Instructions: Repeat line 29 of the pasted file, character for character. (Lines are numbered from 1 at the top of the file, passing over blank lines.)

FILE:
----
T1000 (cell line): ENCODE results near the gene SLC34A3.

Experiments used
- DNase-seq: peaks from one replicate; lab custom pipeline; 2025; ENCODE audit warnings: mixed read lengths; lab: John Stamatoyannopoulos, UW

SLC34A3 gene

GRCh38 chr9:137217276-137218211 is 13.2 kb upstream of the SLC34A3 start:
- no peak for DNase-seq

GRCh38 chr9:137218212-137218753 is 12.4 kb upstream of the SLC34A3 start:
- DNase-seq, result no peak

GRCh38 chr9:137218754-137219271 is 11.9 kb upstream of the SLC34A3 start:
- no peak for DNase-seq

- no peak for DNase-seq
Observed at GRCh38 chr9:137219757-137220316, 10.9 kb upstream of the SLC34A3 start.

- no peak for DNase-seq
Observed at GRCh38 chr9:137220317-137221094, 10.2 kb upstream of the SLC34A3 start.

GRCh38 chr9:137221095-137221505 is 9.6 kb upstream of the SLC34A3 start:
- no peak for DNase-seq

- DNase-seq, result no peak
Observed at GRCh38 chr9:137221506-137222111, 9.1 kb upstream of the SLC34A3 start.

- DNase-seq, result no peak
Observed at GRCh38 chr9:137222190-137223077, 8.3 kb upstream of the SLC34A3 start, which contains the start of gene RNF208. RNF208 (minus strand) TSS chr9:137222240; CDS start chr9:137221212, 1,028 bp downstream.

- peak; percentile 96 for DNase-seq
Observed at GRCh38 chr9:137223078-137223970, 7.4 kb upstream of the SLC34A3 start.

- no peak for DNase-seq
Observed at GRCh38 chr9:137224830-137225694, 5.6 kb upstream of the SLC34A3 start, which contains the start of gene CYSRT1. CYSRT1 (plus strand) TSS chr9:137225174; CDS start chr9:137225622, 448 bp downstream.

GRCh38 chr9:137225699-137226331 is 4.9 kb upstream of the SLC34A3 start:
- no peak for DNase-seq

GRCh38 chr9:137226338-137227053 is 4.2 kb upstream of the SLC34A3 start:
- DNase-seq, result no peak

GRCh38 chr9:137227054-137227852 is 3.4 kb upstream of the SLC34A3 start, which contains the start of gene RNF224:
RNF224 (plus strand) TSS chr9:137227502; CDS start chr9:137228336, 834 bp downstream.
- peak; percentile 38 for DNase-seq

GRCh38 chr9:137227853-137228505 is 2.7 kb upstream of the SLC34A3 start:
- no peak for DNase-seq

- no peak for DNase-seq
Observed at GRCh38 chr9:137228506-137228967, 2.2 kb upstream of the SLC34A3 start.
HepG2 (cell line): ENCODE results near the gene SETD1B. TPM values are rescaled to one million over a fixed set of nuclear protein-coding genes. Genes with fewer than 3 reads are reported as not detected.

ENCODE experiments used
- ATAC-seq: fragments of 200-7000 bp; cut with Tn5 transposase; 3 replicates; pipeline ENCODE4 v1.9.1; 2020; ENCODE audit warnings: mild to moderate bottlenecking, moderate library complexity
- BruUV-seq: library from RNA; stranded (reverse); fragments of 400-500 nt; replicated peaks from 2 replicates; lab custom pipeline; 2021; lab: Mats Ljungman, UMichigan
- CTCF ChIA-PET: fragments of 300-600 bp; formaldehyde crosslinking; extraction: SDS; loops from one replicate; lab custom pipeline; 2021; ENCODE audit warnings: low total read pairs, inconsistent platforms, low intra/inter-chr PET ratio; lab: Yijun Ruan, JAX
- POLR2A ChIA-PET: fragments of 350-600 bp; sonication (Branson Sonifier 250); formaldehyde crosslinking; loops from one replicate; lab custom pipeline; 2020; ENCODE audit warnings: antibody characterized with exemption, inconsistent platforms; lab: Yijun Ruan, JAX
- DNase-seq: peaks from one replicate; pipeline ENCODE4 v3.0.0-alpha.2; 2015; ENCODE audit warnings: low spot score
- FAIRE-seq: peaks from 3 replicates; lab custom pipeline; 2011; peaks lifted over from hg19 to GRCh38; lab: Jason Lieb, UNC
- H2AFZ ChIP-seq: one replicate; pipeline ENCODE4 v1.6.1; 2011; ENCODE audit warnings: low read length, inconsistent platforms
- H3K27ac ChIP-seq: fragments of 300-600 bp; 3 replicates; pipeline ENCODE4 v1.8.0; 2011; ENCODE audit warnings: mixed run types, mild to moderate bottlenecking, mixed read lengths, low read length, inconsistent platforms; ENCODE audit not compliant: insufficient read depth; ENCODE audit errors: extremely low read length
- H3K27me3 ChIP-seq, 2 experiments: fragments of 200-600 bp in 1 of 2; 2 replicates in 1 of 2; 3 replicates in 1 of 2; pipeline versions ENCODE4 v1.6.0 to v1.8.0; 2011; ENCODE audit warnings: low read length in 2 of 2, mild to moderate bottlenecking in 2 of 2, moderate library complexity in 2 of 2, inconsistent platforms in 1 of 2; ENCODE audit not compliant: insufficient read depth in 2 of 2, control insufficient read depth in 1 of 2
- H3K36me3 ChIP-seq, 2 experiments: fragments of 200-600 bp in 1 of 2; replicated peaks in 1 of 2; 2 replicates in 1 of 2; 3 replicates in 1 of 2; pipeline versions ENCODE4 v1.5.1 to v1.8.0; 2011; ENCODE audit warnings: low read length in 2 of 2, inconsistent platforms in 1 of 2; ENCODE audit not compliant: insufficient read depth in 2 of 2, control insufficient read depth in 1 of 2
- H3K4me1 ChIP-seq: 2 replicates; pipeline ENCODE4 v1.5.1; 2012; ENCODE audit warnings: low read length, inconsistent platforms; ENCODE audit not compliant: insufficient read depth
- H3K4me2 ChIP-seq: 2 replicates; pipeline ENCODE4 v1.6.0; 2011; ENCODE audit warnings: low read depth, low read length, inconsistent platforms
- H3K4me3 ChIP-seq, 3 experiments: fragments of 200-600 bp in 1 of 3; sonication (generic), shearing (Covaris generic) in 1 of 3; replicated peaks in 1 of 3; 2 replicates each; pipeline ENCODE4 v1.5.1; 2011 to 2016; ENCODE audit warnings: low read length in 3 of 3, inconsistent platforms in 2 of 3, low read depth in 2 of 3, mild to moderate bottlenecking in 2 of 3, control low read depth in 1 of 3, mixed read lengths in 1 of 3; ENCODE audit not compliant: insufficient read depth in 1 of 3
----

GRCh38 chr9:137227054-137227852 is 3.4 kb upstream of the SLC34A3 start, which contains the start of gene RNF224: